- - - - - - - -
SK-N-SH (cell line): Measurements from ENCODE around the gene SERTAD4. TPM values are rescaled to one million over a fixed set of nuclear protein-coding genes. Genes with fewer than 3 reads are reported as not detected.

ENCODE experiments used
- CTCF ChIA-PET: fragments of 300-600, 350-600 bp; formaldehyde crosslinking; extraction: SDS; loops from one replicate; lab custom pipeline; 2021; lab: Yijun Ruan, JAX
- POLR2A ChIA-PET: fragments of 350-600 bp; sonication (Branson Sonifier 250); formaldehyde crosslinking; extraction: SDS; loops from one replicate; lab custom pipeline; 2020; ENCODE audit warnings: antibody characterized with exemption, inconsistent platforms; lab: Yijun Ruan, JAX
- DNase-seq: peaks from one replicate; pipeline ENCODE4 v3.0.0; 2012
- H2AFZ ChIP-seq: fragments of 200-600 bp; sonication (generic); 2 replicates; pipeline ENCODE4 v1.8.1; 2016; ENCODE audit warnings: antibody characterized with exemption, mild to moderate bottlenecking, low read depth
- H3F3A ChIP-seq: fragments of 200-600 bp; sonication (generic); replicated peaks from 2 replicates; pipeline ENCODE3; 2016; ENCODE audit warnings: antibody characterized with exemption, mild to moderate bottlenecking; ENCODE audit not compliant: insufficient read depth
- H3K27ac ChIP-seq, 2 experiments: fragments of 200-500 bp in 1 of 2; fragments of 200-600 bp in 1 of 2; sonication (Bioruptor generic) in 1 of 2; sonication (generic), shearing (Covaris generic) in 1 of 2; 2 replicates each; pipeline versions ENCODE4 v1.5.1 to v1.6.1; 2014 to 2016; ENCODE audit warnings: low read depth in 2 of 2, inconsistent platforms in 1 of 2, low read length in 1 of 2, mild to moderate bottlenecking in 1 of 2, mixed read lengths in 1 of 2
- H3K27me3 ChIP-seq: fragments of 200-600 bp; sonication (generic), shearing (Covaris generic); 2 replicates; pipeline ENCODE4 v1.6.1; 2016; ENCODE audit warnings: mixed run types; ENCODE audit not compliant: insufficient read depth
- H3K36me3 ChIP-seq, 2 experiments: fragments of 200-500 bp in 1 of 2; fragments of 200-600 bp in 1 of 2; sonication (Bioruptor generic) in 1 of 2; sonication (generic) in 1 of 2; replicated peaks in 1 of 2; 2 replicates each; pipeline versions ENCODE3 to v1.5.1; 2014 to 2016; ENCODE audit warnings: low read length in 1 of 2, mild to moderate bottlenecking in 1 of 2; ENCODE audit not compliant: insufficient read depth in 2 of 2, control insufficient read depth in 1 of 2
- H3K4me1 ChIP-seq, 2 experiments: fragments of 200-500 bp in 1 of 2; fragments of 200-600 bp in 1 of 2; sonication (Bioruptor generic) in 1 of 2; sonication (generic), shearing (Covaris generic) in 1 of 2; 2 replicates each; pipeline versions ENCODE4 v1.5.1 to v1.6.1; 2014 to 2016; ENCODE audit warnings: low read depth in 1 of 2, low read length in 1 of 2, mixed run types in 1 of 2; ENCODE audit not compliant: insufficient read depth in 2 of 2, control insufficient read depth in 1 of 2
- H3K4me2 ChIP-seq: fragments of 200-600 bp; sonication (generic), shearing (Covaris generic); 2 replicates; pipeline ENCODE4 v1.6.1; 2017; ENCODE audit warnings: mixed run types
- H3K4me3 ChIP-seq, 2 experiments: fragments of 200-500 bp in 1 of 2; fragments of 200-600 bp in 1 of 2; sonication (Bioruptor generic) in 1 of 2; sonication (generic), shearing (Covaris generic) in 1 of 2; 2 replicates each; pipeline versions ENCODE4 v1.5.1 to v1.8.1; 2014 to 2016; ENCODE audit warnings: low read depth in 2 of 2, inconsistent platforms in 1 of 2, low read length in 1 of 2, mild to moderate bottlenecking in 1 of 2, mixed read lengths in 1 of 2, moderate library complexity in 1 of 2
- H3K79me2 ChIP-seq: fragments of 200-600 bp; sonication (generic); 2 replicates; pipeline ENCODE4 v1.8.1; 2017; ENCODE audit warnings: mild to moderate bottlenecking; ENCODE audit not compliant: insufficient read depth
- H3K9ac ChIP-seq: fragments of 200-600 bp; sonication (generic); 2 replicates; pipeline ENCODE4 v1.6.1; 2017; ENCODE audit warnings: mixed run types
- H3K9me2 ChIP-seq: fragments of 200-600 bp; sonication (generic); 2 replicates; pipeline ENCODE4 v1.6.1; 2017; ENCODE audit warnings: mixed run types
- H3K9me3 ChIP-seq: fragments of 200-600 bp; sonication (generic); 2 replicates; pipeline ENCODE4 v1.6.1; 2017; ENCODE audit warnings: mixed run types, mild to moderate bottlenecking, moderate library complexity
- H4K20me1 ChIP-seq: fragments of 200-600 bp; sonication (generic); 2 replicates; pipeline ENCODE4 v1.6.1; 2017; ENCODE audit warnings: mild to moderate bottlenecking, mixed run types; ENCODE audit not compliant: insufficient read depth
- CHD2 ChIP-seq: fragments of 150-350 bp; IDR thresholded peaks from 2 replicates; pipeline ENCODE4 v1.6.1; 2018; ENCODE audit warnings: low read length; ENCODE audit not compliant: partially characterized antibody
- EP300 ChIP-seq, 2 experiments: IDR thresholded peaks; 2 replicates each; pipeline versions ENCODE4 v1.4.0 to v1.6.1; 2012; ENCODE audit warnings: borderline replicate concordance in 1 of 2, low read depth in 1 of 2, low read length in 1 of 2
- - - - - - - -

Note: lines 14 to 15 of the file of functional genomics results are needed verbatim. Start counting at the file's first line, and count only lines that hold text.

- H3K79me2 ChIP-seq: fragments of 200-600 bp; sonication (generic); 2 replicates; pipeline ENCODE4 v1.8.1; 2017; ENCODE audit warnings: mild to moderate bottlenecking; ENCODE audit not compliant: insufficient read depth
- H3K9ac ChIP-seq: fragments of 200-600 bp; sonication (generic); 2 replicates; pipeline ENCODE4 v1.6.1; 2017; ENCODE audit warnings: mixed run types